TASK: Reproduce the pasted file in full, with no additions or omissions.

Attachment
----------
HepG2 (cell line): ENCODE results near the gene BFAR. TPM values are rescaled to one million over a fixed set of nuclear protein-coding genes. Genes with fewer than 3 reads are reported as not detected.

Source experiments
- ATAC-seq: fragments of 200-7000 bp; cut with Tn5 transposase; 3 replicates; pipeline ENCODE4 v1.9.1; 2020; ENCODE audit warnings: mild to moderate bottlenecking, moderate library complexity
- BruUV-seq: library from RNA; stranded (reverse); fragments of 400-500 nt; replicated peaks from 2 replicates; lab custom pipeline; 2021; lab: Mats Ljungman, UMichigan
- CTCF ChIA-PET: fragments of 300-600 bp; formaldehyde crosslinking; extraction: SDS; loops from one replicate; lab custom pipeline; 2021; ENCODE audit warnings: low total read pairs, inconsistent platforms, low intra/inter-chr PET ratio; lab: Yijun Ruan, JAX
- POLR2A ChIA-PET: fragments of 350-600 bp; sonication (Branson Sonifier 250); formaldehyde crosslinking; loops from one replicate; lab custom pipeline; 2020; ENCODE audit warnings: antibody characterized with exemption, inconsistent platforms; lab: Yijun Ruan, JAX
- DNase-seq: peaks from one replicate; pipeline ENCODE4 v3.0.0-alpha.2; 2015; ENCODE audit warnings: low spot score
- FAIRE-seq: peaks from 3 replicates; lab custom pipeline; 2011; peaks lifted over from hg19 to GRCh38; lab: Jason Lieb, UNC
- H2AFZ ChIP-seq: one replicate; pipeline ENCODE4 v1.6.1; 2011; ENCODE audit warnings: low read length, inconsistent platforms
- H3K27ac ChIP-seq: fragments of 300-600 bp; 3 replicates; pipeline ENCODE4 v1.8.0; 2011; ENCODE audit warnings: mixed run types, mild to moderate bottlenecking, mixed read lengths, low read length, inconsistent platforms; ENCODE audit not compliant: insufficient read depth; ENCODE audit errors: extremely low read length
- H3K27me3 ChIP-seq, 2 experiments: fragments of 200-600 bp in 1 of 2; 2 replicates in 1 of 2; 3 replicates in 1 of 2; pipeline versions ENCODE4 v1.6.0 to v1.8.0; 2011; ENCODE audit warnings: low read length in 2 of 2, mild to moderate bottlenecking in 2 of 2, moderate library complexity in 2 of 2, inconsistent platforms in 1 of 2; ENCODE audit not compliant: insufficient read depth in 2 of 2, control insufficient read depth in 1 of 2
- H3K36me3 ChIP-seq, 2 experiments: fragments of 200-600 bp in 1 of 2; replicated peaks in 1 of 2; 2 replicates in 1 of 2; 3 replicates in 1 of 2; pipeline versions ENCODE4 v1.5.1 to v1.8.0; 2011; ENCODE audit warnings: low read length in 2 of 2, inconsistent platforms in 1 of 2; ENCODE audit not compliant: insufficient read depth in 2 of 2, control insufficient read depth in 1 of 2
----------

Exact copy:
HepG2 (cell line): ENCODE results near the gene BFAR. TPM values are rescaled to one million over a fixed set of nuclear protein-coding genes. Genes with fewer than 3 reads are reported as not detected.

Source experiments
- ATAC-seq: fragments of 200-7000 bp; cut with Tn5 transposase; 3 replicates; pipeline ENCODE4 v1.9.1; 2020; ENCODE audit warnings: mild to moderate bottlenecking, moderate library complexity
- BruUV-seq: library from RNA; stranded (reverse); fragments of 400-500 nt; replicated peaks from 2 replicates; lab custom pipeline; 2021; lab: Mats Ljungman, UMichigan
- CTCF ChIA-PET: fragments of 300-600 bp; formaldehyde crosslinking; extraction: SDS; loops from one replicate; lab custom pipeline; 2021; ENCODE audit warnings: low total read pairs, inconsistent platforms, low intra/inter-chr PET ratio; lab: Yijun Ruan, JAX
- POLR2A ChIA-PET: fragments of 350-600 bp; sonication (Branson Sonifier 250); formaldehyde crosslinking; loops from one replicate; lab custom pipeline; 2020; ENCODE audit warnings: antibody characterized with exemption, inconsistent platforms; lab: Yijun Ruan, JAX
- DNase-seq: peaks from one replicate; pipeline ENCODE4 v3.0.0-alpha.2; 2015; ENCODE audit warnings: low spot score
- FAIRE-seq: peaks from 3 replicates; lab custom pipeline; 2011; peaks lifted over from hg19 to GRCh38; lab: Jason Lieb, UNC
- H2AFZ ChIP-seq: one replicate; pipeline ENCODE4 v1.6.1; 2011; ENCODE audit warnings: low read length, inconsistent platforms
- H3K27ac ChIP-seq: fragments of 300-600 bp; 3 replicates; pipeline ENCODE4 v1.8.0; 2011; ENCODE audit warnings: mixed run types, mild to moderate bottlenecking, mixed read lengths, low read length, inconsistent platforms; ENCODE audit not compliant: insufficient read depth; ENCODE audit errors: extremely low read length
- H3K27me3 ChIP-seq, 2 experiments: fragments of 200-600 bp in 1 of 2; 2 replicates in 1 of 2; 3 replicates in 1 of 2; pipeline versions ENCODE4 v1.6.0 to v1.8.0; 2011; ENCODE audit warnings: low read length in 2 of 2, mild to moderate bottlenecking in 2 of 2, moderate library complexity in 2 of 2, inconsistent platforms in 1 of 2; ENCODE audit not compliant: insufficient read depth in 2 of 2, control insufficient read depth in 1 of 2
- H3K36me3 ChIP-seq, 2 experiments: fragments of 200-600 bp in 1 of 2; replicated peaks in 1 of 2; 2 replicates in 1 of 2; 3 replicates in 1 of 2; pipeline versions ENCODE4 v1.5.1 to v1.8.0; 2011; ENCODE audit warnings: low read length in 2 of 2, inconsistent platforms in 1 of 2; ENCODE audit not compliant: insufficient read depth in 2 of 2, control insufficient read depth in 1 of 2